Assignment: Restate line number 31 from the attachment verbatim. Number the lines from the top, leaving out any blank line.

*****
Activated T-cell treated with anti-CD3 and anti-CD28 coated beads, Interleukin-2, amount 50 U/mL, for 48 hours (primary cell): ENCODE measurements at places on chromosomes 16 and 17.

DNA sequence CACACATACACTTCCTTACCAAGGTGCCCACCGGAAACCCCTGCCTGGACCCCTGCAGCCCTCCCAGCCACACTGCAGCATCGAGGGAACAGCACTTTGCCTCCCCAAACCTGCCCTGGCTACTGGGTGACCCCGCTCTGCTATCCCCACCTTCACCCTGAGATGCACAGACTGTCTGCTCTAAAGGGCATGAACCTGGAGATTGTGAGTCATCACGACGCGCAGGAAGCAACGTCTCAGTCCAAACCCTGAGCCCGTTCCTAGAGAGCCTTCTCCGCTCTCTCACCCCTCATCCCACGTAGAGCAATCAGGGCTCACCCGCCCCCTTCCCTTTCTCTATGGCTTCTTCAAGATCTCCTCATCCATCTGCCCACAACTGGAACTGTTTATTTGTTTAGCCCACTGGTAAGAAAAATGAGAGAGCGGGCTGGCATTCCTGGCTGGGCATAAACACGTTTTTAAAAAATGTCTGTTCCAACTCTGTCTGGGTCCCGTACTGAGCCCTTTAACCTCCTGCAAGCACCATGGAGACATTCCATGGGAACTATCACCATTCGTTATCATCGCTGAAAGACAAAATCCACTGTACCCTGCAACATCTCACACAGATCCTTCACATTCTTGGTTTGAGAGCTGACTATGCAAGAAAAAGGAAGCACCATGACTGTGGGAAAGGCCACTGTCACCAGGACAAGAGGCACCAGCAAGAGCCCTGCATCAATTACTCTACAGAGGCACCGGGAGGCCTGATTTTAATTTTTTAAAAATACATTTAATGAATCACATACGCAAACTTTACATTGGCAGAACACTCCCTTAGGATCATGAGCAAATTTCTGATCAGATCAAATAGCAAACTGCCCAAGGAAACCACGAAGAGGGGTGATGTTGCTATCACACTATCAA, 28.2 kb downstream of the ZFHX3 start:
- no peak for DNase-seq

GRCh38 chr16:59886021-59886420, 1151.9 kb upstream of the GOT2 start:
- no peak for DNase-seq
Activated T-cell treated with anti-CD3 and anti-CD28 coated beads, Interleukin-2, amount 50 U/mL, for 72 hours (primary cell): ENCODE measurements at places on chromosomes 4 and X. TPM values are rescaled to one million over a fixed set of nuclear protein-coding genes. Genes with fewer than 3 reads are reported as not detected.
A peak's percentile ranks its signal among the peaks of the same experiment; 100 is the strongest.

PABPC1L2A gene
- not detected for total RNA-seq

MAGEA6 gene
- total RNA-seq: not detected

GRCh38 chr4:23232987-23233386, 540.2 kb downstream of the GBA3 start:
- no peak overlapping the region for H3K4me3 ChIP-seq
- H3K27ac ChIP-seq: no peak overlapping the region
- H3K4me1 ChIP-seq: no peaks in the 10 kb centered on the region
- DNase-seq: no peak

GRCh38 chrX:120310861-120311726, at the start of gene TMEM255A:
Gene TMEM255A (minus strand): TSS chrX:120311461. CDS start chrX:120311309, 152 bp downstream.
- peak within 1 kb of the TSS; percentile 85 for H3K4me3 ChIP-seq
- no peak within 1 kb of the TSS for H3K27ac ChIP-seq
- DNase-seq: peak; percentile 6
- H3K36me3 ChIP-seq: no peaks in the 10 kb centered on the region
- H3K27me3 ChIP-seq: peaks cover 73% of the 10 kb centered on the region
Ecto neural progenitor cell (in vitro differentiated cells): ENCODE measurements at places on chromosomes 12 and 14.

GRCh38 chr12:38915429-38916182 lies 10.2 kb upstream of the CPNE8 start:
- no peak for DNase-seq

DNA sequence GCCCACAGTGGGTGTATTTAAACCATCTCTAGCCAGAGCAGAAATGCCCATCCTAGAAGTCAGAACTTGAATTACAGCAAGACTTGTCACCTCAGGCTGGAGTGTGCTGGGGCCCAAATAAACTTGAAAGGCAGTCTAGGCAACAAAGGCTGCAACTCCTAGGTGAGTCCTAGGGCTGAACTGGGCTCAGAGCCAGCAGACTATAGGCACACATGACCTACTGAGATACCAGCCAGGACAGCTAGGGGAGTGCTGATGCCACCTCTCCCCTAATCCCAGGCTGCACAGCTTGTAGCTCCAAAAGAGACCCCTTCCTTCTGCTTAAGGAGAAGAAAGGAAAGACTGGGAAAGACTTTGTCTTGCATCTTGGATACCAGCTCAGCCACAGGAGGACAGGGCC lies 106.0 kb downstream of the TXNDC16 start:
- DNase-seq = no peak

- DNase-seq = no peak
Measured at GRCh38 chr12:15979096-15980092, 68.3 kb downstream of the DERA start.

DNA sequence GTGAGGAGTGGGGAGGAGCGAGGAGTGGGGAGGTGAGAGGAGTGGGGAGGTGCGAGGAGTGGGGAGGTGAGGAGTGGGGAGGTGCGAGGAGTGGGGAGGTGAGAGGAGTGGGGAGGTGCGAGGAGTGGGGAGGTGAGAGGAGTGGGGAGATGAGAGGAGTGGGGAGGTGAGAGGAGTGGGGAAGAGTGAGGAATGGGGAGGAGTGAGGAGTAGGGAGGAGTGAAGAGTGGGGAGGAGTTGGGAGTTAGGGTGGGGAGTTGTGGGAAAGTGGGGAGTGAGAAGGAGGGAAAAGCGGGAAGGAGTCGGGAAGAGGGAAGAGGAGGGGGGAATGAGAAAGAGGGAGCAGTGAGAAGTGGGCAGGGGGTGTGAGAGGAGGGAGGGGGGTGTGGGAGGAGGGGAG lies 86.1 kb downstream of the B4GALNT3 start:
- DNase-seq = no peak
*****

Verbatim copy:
DNA sequence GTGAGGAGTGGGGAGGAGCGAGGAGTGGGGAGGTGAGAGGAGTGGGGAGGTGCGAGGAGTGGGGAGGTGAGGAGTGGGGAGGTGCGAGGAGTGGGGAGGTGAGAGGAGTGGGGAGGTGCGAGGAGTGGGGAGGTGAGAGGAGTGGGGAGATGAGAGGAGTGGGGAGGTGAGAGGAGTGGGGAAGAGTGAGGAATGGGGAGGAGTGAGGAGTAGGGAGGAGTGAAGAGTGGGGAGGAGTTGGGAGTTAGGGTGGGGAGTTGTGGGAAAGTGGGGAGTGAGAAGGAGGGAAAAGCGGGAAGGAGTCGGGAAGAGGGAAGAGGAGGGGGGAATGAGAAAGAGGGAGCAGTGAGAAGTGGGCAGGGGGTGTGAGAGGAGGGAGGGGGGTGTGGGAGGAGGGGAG lies 86.1 kb downstream of the B4GALNT3 start: